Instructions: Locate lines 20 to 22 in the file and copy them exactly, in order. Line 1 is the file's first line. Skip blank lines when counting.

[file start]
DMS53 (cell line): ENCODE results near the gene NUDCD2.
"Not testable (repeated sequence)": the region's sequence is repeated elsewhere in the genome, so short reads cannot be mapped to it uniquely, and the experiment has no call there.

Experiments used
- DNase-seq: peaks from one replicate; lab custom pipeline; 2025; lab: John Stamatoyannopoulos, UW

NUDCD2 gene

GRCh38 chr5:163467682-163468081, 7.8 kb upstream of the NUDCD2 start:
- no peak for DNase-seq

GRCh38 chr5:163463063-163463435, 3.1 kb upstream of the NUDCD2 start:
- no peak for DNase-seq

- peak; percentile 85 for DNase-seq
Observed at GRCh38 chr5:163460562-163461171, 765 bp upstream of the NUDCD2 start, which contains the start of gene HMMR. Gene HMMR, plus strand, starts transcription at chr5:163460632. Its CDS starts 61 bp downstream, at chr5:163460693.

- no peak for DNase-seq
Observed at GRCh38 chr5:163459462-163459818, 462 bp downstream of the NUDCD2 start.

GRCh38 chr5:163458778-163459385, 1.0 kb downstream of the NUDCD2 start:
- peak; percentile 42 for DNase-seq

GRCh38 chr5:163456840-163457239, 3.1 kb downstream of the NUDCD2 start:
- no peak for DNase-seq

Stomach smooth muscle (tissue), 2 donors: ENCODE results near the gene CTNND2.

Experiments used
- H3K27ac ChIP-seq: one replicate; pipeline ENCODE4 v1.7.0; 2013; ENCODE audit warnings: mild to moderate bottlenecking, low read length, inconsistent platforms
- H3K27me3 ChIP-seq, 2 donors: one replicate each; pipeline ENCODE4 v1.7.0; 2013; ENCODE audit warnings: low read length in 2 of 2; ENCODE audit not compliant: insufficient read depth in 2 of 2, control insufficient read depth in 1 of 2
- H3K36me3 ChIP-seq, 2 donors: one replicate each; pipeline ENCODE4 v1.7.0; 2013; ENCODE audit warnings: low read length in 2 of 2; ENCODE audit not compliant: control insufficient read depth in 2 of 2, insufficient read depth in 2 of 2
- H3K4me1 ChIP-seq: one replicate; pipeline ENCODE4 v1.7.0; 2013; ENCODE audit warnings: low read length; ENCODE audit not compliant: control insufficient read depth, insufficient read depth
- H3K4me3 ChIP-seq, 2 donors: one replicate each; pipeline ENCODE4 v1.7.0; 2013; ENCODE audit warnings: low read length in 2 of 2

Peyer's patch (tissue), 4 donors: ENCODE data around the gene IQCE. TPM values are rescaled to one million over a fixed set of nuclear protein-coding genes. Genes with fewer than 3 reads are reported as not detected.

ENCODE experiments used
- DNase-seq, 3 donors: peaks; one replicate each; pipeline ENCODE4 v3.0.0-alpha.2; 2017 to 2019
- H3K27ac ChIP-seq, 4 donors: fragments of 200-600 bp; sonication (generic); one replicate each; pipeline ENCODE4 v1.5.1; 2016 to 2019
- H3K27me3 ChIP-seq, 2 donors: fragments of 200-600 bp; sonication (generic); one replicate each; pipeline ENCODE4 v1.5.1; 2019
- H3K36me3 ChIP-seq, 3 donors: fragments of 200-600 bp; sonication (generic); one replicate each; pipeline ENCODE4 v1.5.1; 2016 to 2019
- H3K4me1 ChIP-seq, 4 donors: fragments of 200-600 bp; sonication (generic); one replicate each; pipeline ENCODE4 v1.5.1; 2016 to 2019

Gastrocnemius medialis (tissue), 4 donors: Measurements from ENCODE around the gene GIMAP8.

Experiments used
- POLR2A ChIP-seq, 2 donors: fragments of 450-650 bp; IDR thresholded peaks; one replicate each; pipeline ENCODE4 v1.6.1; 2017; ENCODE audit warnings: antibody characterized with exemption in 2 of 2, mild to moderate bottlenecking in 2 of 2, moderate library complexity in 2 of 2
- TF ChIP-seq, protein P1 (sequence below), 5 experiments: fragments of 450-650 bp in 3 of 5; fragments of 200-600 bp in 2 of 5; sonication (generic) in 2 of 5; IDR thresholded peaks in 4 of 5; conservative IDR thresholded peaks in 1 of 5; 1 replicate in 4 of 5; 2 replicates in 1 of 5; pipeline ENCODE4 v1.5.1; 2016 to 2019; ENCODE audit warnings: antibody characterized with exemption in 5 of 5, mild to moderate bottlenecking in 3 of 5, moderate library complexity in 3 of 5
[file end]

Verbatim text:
- H3K27ac ChIP-seq: one replicate; pipeline ENCODE4 v1.7.0; 2013; ENCODE audit warnings: mild to moderate bottlenecking, low read length, inconsistent platforms
- H3K27me3 ChIP-seq, 2 donors: one replicate each; pipeline ENCODE4 v1.7.0; 2013; ENCODE audit warnings: low read length in 2 of 2; ENCODE audit not compliant: insufficient read depth in 2 of 2, control insufficient read depth in 1 of 2
- H3K36me3 ChIP-seq, 2 donors: one replicate each; pipeline ENCODE4 v1.7.0; 2013; ENCODE audit warnings: low read length in 2 of 2; ENCODE audit not compliant: control insufficient read depth in 2 of 2, insufficient read depth in 2 of 2